- Independently certified for A, B and C Class fires. Most car fires are B and C class (liquid and electrical fires).
- Comes with its own mount, so you don’t have to buy additional equipment
- A 9-15 feet discharge range means you can step away from the immediate area of danger and still put out the fire
- The 120 degrees of heat certification might not be adequate in a Southern summer
The easy valve and pin system on the First Alert AUTO 5 give you a reassuringly fast discharge.
The First Alert Auto5 extinguisher surprises by quite how light it is – but it’s a happy surprise, because that lightness makes it easily portable.
But once you’ve got over the lightness, you find yourself drawn to the simple pin and trigger system here. It’s almost like the fire extinguisher equivalent of a BB gun – except of course it works like a full-on deadly serious extinguisher when you need it to.
In size, it’s even slightly smaller than the Buckeye, at 14.1 inches by 4.5 inches, so you’d think it would be easy to stow or mount. However, the supplied mount could well mean you need to dig out your drill to make holes in your trunk to fit it.
Unlike any other extinguisher we tried, the First Alert comes with a 10-year warranty, which is pretty much unheard-of in the market. But before you rush out and buy one, it’s worth understanding something else.
The extinguishing substance in the First Alert is sodium bicarbonate BC chemical. That means it only has a BC rating, rather than an ABC rating, like the Buckeye.
Why does that matter? Didn’t we just say that the most frequent fires you’re likely to encounter in a truck or car are within the BC range? Liquid and electrical, right?
Wellllll, generally, yes. But there’s a degree to which this depends on how new your car or truck is.
In older cars and trucks, if you pop the hood, what will stare back at you will be mostly made of metal. In that case, a BC rated extinguisher is just fine and dandy.
Pop the hood on a more modern vehicle though and you might be surprised to learn how much of its guts are based on plastics, which in turn are based on petroleum.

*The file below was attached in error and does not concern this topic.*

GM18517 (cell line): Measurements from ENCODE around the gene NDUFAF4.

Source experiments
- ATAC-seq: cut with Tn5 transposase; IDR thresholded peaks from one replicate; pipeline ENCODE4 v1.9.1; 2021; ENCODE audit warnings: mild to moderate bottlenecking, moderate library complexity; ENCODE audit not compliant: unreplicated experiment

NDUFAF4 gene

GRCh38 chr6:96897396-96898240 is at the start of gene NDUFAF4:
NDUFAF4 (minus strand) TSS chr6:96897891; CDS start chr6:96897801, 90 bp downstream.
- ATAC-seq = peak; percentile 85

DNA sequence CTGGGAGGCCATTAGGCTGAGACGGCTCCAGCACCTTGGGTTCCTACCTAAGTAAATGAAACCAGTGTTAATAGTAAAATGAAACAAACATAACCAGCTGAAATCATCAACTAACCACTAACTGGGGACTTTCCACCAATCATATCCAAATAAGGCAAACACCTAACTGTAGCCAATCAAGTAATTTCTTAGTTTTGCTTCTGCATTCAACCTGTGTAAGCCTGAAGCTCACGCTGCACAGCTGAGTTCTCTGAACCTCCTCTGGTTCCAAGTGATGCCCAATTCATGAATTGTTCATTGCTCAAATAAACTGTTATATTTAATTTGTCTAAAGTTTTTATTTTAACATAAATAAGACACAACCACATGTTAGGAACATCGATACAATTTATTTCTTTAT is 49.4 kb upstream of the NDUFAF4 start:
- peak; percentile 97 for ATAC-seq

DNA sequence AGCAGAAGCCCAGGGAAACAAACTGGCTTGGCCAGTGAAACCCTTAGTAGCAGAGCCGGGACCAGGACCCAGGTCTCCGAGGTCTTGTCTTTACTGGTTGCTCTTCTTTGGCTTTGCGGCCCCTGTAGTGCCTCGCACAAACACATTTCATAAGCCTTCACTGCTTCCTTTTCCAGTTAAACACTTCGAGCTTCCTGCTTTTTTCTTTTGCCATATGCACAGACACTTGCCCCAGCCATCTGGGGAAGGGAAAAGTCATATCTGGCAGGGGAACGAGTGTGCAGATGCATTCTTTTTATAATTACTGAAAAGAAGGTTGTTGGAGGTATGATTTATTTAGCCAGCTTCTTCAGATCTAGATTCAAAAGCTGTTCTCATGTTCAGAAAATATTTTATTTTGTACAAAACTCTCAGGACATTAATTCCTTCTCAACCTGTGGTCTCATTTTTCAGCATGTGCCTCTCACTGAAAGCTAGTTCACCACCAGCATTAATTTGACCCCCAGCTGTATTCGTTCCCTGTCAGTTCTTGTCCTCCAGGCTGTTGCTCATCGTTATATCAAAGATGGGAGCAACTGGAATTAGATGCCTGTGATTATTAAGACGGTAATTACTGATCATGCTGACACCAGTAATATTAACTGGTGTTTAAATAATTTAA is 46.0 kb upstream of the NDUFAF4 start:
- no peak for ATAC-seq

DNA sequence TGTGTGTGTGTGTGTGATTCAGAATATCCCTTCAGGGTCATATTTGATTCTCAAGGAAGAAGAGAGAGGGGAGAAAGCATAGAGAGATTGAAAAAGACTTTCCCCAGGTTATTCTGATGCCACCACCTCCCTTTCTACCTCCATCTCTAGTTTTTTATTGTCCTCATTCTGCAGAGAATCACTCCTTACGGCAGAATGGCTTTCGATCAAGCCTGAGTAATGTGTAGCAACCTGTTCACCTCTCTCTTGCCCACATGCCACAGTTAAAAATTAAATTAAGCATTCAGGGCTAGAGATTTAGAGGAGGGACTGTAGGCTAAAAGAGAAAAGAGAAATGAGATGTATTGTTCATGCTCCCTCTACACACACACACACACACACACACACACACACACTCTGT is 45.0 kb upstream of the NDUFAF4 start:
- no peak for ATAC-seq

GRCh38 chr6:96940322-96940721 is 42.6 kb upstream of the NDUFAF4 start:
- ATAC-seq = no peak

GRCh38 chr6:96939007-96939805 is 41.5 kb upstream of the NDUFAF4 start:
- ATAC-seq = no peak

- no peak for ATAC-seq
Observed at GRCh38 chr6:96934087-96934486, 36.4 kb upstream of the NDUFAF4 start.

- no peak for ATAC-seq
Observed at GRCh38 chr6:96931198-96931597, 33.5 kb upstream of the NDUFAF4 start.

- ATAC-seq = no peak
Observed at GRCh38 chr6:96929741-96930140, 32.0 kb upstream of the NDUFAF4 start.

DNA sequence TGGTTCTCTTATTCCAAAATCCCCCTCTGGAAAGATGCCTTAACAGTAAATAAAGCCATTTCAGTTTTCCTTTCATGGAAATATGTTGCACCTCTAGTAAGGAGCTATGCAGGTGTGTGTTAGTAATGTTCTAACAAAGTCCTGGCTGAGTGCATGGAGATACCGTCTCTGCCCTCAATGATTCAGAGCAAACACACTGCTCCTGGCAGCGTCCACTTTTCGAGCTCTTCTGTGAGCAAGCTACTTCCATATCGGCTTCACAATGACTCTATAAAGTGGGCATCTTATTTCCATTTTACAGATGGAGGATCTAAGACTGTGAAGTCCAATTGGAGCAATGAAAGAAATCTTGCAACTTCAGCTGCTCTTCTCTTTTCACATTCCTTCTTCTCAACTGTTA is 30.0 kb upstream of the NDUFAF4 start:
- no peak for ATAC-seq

Try using a BC fire extinguisher on those and you get absolutely nowhere – whereas an ABC extinguisher will be effective in fighting any fires in those parts.
So, while it’s light and strong and effective, it’s worth noting that this is an extinguisher of most use in older, more mechanical vehicles, rather than more modern, precision-engineered ones.
It’s also worth checking with your local jurisdiction whether BC extinguishers are still considered acceptable for car and truck use where you live.
- This lightweight extinguisher is easy to swing into action
- The pin mechanism here is extremely simple to operate
- The action is on a par with the Buckeye, but it’s much more affordable
- The easy-to-read pressure gauge is highly convenient
- A small unit that comes with its own mount, measuring just 14.1 inches x 4.5 inches
- 10-year warranty means you have a degree of peace of mind when buying this extinguisher
- The mount may well need you to drill holes in your trunk
- This extinguisher only has a BC rating, meaning it’s not ideal for more modern vehicles
This smart extinguisher uses a clean agent called Halotron, which minimizes the damage to your car.
This is a very different fire extinguisher than you might be expecting. Its big deal is that it uses a substance called Halotron. While that sounds like an angelic transforming robot, it’s actually a clever product of necessary developments.
Back in the day that was the 90s, Halon 1211 was a common substance found in fire extinguishers, and it worked spectacularly well.
Unfortunately, it also worked spectacularly well at carving a hole in the ozone layer of the Earth. A rethink was necessary, and a switch was made to the dry chemical known as monoammonium.